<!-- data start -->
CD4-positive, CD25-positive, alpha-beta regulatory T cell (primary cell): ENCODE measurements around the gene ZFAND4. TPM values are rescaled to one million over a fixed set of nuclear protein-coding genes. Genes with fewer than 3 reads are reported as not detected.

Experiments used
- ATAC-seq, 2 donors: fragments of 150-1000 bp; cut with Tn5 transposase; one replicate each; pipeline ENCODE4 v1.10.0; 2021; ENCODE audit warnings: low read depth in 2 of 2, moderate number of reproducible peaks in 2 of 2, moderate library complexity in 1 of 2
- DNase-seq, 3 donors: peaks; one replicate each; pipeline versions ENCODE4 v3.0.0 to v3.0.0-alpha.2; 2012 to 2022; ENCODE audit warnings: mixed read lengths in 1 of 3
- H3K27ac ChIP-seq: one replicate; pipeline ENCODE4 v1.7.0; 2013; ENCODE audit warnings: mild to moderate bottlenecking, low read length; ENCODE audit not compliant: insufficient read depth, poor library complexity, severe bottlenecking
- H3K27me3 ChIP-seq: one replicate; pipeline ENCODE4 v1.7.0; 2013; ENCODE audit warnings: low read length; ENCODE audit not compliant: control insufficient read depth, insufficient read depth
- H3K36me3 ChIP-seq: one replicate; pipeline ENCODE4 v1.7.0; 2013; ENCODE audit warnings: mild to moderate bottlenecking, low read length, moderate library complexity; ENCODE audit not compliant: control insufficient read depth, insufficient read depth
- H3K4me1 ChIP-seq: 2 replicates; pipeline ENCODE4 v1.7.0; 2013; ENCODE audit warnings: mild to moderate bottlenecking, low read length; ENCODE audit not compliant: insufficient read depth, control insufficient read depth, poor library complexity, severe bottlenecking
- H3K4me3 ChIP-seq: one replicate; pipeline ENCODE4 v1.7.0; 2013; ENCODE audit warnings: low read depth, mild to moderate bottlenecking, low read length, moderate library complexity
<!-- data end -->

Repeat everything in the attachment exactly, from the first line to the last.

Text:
CD4-positive, CD25-positive, alpha-beta regulatory T cell (primary cell): ENCODE measurements around the gene ZFAND4. TPM values are rescaled to one million over a fixed set of nuclear protein-coding genes. Genes with fewer than 3 reads are reported as not detected.

Experiments used
- ATAC-seq, 2 donors: fragments of 150-1000 bp; cut with Tn5 transposase; one replicate each; pipeline ENCODE4 v1.10.0; 2021; ENCODE audit warnings: low read depth in 2 of 2, moderate number of reproducible peaks in 2 of 2, moderate library complexity in 1 of 2
- DNase-seq, 3 donors: peaks; one replicate each; pipeline versions ENCODE4 v3.0.0 to v3.0.0-alpha.2; 2012 to 2022; ENCODE audit warnings: mixed read lengths in 1 of 3
- H3K27ac ChIP-seq: one replicate; pipeline ENCODE4 v1.7.0; 2013; ENCODE audit warnings: mild to moderate bottlenecking, low read length; ENCODE audit not compliant: insufficient read depth, poor library complexity, severe bottlenecking
- H3K27me3 ChIP-seq: one replicate; pipeline ENCODE4 v1.7.0; 2013; ENCODE audit warnings: low read length; ENCODE audit not compliant: control insufficient read depth, insufficient read depth
- H3K36me3 ChIP-seq: one replicate; pipeline ENCODE4 v1.7.0; 2013; ENCODE audit warnings: mild to moderate bottlenecking, low read length, moderate library complexity; ENCODE audit not compliant: control insufficient read depth, insufficient read depth
- H3K4me1 ChIP-seq: 2 replicates; pipeline ENCODE4 v1.7.0; 2013; ENCODE audit warnings: mild to moderate bottlenecking, low read length; ENCODE audit not compliant: insufficient read depth, control insufficient read depth, poor library complexity, severe bottlenecking
- H3K4me3 ChIP-seq: one replicate; pipeline ENCODE4 v1.7.0; 2013; ENCODE audit warnings: low read depth, mild to moderate bottlenecking, low read length, moderate library complexity